Global economy and oil demand strong: Al Falih


Global economy and oil demand strong: Al Falih
Khalid Al Falih says the oil market was 'on the right track'.

Abu Dhabi - 'Fundamentals of oil demand are sufficiently strong and the oil market will not be impacted'

By Reuters

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Published: Mon 14 Jan 2019, 6:52 PM

Last updated: Mon 14 Jan 2019, 8:55 PM

Saudi Arabia's Energy Minister Khalid Al Falih said that oil demand remains strong and that he sees no impact from US-China trade tensions.
"The global economy is strong enough, I'm not too concerned. If a slowdown happens, it will be mild, shallow and short," he told reporters in Abu Dhabi on Monday.
"The fundamentals of oil demand are sufficiently strong and the oil market will not be impacted. On the supply side, we are vigilant to take appropriate response if there is an impact on demand," he said.
Al Falih said on Sunday the oil market was "on the right track" and there was no need for an extraordinary Opec meeting before its next planned meeting in April.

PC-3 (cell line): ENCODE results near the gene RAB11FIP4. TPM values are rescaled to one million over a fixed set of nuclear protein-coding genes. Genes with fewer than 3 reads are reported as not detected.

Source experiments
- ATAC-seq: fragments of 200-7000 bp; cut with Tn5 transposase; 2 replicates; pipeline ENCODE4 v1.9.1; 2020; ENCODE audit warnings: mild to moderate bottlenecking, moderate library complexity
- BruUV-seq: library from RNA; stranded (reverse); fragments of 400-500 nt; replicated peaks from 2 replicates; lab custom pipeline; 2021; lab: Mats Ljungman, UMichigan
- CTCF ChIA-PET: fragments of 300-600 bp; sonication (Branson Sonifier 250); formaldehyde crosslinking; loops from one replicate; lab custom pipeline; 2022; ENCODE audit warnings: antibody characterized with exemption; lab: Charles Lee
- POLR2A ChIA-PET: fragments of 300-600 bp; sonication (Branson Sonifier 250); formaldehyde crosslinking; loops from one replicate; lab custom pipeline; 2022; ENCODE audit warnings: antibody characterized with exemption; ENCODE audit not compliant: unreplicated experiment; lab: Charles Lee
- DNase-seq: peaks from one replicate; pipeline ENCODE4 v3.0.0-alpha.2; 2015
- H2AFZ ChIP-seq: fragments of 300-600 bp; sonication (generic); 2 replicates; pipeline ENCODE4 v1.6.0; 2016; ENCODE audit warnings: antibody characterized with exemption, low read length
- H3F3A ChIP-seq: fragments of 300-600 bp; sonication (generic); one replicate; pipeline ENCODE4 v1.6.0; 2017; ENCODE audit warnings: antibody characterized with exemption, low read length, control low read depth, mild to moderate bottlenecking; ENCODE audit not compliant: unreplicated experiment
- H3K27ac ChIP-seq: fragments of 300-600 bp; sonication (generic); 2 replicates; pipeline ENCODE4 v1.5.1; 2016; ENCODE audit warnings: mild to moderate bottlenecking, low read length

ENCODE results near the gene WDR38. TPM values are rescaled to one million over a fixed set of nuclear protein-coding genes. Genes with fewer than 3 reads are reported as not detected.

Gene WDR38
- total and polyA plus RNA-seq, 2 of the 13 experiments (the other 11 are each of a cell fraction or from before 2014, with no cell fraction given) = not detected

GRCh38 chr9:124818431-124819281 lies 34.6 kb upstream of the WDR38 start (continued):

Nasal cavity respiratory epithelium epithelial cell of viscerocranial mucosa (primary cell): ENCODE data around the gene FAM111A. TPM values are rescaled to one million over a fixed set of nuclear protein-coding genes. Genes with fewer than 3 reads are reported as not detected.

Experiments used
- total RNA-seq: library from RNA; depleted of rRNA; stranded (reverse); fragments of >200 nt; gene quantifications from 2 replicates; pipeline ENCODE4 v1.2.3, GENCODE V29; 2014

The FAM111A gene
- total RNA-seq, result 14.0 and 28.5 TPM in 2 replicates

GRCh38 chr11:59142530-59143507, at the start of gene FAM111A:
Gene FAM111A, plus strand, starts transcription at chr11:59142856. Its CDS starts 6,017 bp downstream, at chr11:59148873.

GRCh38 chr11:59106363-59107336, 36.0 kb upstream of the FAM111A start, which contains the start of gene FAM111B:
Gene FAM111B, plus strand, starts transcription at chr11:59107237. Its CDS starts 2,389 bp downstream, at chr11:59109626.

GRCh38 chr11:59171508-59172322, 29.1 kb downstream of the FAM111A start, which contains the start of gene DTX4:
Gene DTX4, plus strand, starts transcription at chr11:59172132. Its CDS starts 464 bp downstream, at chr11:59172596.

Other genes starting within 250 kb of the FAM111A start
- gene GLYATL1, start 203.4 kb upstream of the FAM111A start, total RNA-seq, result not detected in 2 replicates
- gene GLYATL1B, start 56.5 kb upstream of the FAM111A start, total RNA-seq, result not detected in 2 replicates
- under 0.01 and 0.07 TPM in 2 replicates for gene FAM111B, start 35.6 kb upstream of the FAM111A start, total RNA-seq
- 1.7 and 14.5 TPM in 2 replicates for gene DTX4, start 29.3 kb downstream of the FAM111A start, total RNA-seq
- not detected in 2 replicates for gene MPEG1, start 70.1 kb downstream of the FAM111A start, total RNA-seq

Oil falls to $60
Meanwhile, oil slipped to around $60 a barrel on Monday after data showed weakening imports and exports in China, the world's second-largest oil consumer, raising the prospect of a slowdown in fuel demand.
China's exports fell by the most in two years in December while imports contracted, official figures showed, pointing to further weakness in what is also the world's second-largest economy.
Brent crude, the international benchmark, fell 46¢ to $60.02 a barrel by 1431 GMT, trading as low as $59.27 intraday. US crude slipped 52¢ to $51.07.
"Both imports and exports disappointed expectations and are set to revive fears about a global growth slowdown," said Norbert Ruecker, head of macro and commodity research at Swiss bank Julius Baer.
Crude gave up an earlier gain following the release on Monday of the Chinese figures, the latest to point to an economic slowdown since the second half of 2018. Asian and European stock markets also slipped.
"Oil prices are getting weighted down by the prospects of weaker economic growth in China," Stephen Innes of Oanda said in a report. "This data drives home just how negative of an impact trade war is having on the Chinese and perhaps global economy."
Despite concern about the outlook, there is little sign that Chinese oil demand has weakened yet.

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